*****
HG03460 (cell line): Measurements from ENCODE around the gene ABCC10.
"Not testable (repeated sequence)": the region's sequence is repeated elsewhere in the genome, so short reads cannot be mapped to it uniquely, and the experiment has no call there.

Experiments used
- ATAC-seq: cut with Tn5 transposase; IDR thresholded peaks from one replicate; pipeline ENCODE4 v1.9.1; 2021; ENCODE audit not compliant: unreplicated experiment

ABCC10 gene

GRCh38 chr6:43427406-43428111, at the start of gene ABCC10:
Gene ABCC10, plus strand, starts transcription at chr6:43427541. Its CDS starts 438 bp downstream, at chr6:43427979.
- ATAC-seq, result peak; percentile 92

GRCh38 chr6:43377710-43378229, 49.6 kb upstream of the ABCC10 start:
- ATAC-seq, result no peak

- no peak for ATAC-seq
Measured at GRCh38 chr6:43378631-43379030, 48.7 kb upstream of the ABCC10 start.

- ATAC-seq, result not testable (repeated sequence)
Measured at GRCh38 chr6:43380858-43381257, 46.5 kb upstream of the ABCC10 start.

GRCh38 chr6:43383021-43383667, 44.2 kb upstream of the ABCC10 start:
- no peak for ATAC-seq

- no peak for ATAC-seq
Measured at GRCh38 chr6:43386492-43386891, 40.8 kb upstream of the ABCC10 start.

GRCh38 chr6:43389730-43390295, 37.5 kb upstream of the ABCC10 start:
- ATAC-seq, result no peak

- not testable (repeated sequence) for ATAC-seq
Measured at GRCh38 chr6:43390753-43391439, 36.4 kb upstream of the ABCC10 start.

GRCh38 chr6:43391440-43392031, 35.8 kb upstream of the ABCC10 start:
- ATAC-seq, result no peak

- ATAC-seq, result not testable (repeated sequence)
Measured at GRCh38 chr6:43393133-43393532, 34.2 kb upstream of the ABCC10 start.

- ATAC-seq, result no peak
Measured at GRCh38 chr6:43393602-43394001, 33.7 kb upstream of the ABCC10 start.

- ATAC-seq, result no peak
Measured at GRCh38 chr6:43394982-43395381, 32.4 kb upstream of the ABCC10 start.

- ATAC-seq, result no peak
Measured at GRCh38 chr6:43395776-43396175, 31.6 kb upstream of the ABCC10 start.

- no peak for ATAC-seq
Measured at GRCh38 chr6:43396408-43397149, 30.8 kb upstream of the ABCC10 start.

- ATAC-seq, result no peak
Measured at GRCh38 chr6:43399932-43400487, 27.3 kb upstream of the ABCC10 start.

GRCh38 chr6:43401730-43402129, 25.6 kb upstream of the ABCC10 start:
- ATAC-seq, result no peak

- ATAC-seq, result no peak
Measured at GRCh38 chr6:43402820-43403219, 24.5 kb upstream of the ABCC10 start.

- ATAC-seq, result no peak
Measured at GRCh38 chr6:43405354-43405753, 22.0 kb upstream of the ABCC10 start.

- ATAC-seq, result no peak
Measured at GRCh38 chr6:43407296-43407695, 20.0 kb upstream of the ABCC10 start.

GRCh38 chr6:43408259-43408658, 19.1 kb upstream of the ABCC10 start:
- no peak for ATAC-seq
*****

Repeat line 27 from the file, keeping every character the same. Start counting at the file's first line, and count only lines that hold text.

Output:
- ATAC-seq, result no peak